“We felt really isolated in that whole process. And then to throw all of our money that we made and our hearts and souls into it, for it all to fail,” Prue says.

“Looking back, I honestly do not know how we got through it.”

When Prue first heard of uterus transplantation, she was immediately interested. After Prue’s mother Julie was not a blood type match, Julie’s friend Madonna Corstorphan offered to donate her uterus.

“My mum’s friend Maddie just said: ‘I’ll do it.’ Easy as that… I was quite taken aback actually, that she wanted to do something like this,” Prue says.

“Then I met A/Prof. Deans. She has this persona about her that she is genuinely passionate about what she’s doing, and really invested in the process.”

In March this year, Prue became the second patient in A/Prof. Deans’ trial to receive a uterus transplant – but her fertility challenges didn’t just disappear with the transplant.

“I always believed that if I was going to share my transplant journey, I was going to be real about it. I’m not doing anyone any favours by sharing this glossy version of the process,” Prue says.

Because her donor isn’t a genetic match, Prue has been taking higher doses of immunosuppressive drugs to prevent rejection of the uterus, which have multiple side effects. There was also risk of cytomegalovirus (CMV) infection from the transplanted uterus, requiring Prue’s embryo transfer to be delayed.

“We’re talking about baby names and talking about being parents… But it’s really hard to be hopeful in this process,” Prue says.

“We just had to keep pushing on and keep waiting.”

New science

The ethics of uterus transplantation are undeniably complex, with the procedure carrying risks for both the donor and the recipient, and no guarantee of pregnancy. The science behind uterus transplantation is also complex, with the researchers developing new insights as the trial progresses.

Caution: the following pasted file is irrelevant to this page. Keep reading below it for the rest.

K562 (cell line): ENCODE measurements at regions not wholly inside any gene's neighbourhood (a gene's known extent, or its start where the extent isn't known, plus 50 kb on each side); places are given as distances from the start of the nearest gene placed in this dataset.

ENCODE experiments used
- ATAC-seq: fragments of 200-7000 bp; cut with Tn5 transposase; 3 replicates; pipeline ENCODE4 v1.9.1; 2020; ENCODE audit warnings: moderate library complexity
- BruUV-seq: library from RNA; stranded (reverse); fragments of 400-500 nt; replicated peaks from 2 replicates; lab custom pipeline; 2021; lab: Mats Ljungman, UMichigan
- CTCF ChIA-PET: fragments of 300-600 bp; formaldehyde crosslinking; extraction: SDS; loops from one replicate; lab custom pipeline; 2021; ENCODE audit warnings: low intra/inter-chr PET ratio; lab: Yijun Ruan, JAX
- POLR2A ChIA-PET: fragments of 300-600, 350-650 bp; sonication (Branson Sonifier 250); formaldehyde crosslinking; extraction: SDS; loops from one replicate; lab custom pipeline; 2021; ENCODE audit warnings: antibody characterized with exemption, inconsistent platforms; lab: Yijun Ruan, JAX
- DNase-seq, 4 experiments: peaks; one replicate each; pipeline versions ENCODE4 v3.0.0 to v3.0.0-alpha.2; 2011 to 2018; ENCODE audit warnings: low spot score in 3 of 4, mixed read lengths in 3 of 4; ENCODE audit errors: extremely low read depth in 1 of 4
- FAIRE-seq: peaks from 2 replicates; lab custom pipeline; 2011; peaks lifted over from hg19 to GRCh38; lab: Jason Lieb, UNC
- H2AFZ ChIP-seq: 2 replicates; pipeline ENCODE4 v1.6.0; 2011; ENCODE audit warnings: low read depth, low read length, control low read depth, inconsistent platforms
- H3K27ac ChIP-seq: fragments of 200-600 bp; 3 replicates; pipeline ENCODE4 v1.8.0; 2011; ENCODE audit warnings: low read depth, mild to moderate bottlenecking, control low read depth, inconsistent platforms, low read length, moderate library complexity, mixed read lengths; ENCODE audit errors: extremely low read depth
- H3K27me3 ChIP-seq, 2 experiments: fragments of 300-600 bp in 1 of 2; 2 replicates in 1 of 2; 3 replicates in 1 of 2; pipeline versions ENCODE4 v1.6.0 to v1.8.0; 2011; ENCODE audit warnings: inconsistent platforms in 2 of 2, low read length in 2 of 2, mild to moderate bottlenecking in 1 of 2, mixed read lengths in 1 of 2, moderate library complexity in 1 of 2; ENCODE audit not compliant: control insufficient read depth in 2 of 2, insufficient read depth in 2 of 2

“Firstly, we’re definitely increasing our understanding and knowledge of gynaecology… Having thought that I knew a lot about the female pelvis and female anatomy and female physiology, it’s really clear that this program has expanded that,” Prof. Abbott says.  

For example, the uterus transplantation clinical trial is shedding light on pelvic pain, a common but poorly understood problem for women.

“Both of the recipients have described some element of menstrual pain and pelvic pain… But the nerves to the uterus are not attached,” A/Prof. Deans says.

“That suggests that where the pain comes from is the pelvis rather than the uterus. I think that’s a really fascinating thing to look into.”

Group of surgeons standing at operating table

Associate Professor Rebecca Deans (left) established the uterus transplant clinical trial across The Royal Hospital for Women, Westmead Hospital and Prince of Wales Hospital. Photo: The Royal Hospital for Women Foundation.

There are also new learnings about the side effects of organ transplantation and immunosuppression drugs, which are an everyday reality for thousands of Australians.

“You don’t usually get an opportunity to work out whether side effects have occurred as a result of the transplant or the immunosuppression drugs, or if they’re reversible… It’s fascinating that this is an organ that will be removed – it’s only in for up to five years,” A/Prof. Deans says.

“When we take out the uterus, we can monitor if the side effects are ongoing.”

Due to the complexity of uterus transplantation, clinicians have had to engage in unprecedented levels of teamwork, A/Prof. Deans says. These learnings are important, as our health system becomes more collaborative and multi-disciplinary to care for patients with complex diseases.